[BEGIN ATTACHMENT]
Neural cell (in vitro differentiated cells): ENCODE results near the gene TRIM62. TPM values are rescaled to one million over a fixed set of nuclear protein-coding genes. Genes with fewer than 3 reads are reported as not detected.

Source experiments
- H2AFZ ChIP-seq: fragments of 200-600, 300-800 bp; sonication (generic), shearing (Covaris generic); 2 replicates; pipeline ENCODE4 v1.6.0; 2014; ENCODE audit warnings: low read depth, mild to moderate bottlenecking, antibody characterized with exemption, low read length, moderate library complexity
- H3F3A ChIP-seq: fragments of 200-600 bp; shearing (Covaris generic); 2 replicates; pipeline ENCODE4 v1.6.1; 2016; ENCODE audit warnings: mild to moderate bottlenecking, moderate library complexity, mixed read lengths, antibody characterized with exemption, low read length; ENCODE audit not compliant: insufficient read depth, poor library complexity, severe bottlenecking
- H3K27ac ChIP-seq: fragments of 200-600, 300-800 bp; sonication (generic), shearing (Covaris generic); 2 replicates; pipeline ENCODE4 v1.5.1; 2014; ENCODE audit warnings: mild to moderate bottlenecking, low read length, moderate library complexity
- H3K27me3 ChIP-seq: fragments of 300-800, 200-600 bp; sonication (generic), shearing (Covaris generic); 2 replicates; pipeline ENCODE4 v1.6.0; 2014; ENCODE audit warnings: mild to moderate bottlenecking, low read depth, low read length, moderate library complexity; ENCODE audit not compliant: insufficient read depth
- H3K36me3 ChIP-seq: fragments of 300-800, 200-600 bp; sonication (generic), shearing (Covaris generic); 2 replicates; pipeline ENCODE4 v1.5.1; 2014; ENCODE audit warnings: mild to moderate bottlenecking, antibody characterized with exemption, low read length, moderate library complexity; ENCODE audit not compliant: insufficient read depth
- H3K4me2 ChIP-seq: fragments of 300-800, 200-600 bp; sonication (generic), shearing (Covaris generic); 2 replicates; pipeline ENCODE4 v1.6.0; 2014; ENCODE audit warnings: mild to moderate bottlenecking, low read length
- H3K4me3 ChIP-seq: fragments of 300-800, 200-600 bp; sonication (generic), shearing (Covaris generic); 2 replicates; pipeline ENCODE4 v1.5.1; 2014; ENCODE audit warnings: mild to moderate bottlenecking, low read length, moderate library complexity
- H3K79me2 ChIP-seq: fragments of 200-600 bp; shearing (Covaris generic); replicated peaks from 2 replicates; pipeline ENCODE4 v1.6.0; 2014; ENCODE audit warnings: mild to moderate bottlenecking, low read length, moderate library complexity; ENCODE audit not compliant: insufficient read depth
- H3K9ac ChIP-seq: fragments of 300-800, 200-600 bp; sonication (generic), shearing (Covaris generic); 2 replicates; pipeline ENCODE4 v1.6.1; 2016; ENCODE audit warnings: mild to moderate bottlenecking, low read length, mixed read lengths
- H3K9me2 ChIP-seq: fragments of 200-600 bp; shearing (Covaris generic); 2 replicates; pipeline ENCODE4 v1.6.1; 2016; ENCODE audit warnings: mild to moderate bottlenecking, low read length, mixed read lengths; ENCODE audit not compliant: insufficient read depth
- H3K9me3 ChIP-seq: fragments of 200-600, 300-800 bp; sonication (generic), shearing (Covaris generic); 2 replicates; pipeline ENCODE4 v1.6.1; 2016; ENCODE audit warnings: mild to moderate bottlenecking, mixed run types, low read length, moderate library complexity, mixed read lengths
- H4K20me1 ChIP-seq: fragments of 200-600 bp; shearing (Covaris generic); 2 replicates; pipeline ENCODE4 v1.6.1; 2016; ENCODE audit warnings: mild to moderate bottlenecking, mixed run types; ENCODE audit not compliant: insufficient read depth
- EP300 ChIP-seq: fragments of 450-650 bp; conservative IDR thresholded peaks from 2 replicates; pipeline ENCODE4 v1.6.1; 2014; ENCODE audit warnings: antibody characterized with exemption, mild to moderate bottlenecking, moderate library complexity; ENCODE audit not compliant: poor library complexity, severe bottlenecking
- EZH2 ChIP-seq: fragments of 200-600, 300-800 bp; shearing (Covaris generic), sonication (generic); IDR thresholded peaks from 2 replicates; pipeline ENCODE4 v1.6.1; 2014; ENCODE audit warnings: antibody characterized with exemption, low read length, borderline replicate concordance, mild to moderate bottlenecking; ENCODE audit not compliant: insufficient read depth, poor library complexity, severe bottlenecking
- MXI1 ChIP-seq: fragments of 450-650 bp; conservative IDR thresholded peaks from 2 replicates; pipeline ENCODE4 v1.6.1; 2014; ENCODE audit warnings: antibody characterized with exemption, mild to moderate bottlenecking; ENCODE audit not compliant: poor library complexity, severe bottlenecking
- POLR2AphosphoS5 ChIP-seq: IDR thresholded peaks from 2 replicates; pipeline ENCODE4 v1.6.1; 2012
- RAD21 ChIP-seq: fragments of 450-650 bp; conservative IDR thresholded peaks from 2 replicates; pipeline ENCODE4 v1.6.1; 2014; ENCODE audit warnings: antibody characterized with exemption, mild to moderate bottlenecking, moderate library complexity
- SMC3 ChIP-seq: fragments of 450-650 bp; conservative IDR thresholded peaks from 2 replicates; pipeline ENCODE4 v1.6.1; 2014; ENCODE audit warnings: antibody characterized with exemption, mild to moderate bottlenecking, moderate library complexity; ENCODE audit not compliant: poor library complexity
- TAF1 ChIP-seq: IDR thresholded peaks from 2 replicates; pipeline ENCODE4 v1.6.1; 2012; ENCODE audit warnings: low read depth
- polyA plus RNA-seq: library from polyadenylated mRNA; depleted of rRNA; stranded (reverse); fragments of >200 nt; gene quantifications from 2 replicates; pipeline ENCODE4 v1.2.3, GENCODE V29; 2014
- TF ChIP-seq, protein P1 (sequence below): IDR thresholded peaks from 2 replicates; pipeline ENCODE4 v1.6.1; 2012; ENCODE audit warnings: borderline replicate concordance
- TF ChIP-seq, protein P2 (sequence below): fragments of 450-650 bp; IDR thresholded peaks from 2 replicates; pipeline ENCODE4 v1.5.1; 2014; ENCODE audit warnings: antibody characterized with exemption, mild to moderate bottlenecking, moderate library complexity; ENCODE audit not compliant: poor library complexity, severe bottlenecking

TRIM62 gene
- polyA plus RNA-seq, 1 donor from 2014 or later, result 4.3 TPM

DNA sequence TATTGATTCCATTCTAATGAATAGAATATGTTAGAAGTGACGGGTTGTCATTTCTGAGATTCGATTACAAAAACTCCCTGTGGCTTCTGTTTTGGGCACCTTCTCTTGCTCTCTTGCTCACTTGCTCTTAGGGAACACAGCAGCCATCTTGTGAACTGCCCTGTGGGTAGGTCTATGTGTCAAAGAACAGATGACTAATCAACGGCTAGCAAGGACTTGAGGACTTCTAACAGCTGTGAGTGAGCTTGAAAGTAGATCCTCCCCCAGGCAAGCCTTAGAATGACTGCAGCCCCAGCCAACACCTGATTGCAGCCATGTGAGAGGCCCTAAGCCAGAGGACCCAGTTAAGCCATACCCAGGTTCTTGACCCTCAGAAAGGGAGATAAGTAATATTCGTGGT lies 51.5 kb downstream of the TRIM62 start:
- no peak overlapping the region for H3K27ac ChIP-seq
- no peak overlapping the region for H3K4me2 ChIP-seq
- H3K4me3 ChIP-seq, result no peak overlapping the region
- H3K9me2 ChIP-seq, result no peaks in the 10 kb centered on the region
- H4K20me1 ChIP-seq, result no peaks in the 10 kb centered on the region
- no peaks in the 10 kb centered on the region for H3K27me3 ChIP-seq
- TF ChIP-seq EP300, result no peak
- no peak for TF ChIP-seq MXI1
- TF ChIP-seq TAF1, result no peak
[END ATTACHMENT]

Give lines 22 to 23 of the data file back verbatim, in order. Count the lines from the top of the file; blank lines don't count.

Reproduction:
- polyA plus RNA-seq: library from polyadenylated mRNA; depleted of rRNA; stranded (reverse); fragments of >200 nt; gene quantifications from 2 replicates; pipeline ENCODE4 v1.2.3, GENCODE V29; 2014
- TF ChIP-seq, protein P1 (sequence below): IDR thresholded peaks from 2 replicates; pipeline ENCODE4 v1.6.1; 2012; ENCODE audit warnings: borderline replicate concordance